The Benefits of Not Migrating


    Not migrating data is less to do with inaction in relation to scheme data, and more about making strategic decisions regarding systems and processes so that data migrations are not required. This is really a case of creating better integration between systems and taking advantage of built-in system functionality wherever possible in order to make processes joined-up and efficient. Data migrations may still occur, but the process is fully automated so that updates to one system are reflected in another system as a matter of course. Integration of this type is frequently found between pension administration databases and pension payroll databases, although it is worth emphasising that poor integration can lead to problems, especially if the flow of information is restricted in one direction. This is often seen when an update to the pension payroll system, perhaps closing a record, is not fed back to the corresponding record on the pension administration system.

    Integration can be taken one step further, as is the case of our own pension scheme administration and actuarial valuation system, Mantle. Integration is achieved here by having a single system for all functionality, meaning that there truly is no data migration involved in providing full administration services or daily actuarial valuations, save for the initial installation. Cost benefits can be realised by removing the amount of work involved in manipulating data for valuations or other large scale projects. Furthermore, the access to validated, live administration data for use in actuarial valuations or investment risk management exercises can enable advisers to provide more relevant services and offer trustees the chance to make the most of beneficial opportunities as they arise.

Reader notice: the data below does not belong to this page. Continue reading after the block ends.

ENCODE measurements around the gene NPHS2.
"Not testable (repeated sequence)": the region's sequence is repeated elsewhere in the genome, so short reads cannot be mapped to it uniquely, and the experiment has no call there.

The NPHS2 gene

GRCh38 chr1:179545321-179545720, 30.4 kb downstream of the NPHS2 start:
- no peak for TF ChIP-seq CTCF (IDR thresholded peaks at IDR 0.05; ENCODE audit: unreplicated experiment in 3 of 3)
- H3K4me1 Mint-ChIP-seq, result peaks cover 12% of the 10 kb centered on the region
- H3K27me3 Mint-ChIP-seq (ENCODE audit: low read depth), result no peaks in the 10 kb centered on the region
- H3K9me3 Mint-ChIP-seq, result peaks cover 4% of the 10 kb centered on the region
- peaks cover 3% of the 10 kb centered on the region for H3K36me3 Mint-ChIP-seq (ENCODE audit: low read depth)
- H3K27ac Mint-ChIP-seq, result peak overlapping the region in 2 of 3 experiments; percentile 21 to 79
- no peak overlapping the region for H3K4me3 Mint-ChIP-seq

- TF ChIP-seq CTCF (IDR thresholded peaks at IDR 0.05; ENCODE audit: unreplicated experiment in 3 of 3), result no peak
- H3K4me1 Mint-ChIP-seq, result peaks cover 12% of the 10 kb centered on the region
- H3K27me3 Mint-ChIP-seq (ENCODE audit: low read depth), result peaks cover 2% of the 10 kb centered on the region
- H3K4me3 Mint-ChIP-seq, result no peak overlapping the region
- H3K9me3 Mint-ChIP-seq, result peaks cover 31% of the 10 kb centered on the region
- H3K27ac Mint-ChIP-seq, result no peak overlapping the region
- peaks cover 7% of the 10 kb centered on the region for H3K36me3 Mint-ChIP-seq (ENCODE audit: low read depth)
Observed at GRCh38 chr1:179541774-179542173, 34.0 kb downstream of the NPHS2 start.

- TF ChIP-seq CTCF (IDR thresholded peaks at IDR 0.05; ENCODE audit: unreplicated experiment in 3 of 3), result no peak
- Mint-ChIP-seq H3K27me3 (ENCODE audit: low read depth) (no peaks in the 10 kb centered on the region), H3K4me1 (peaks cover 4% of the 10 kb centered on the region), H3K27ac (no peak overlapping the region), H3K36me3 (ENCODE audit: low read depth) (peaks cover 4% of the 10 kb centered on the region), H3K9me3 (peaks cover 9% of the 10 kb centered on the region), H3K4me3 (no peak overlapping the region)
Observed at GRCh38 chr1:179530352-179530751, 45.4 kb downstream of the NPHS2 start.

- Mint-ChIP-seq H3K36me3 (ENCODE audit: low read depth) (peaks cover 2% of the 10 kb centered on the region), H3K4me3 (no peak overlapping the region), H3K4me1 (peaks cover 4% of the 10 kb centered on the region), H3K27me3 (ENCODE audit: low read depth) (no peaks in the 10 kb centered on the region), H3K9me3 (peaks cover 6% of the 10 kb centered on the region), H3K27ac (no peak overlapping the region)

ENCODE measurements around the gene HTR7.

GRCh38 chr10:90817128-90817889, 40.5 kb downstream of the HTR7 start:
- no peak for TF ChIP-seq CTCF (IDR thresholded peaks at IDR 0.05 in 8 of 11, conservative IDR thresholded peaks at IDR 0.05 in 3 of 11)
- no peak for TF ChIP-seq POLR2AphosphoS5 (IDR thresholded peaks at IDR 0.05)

Dealing with Data Migrations

    As part of any tender process for a new service provider or new system, I would recommend that trustees always complete a full cost benefit analysis that extends to data migration exercises. In thinking about getting the most from a data migration, trustees should consider the following factors as part of their analysis:-
    • The current state of the data in terms of its quality and how it is recorded (e.g. database, spreadsheets, paper files, etc.).
    • The complexity of the pension scheme in terms of the number of benefit categories and historical changes to scheme rules that could affect benefit calculations.
    • The strategic goals of the scheme in terms of potential future service requirements and member obligations.
    • The suitability of the chosen service provider or system to meet those strategic goals, together with their costs and timescales.
    • The immediate expectations of the data migration process and any associated exercises.
    • The cost benefits of the data migration process, either in immediate returns or longer term projections.
    • The means of ensuring that the data migration will be completed in line with those expectations.
    • The means of measuring cost benefits versus the predictions.
    Hopefully, with the right tools and expertise at their disposal, pension scheme trustees can turn the dreaded data migration process to their advantage, capitalising upon all of the modern innovation that exists in the industry and creating positive outcomes for pension schemes and their members.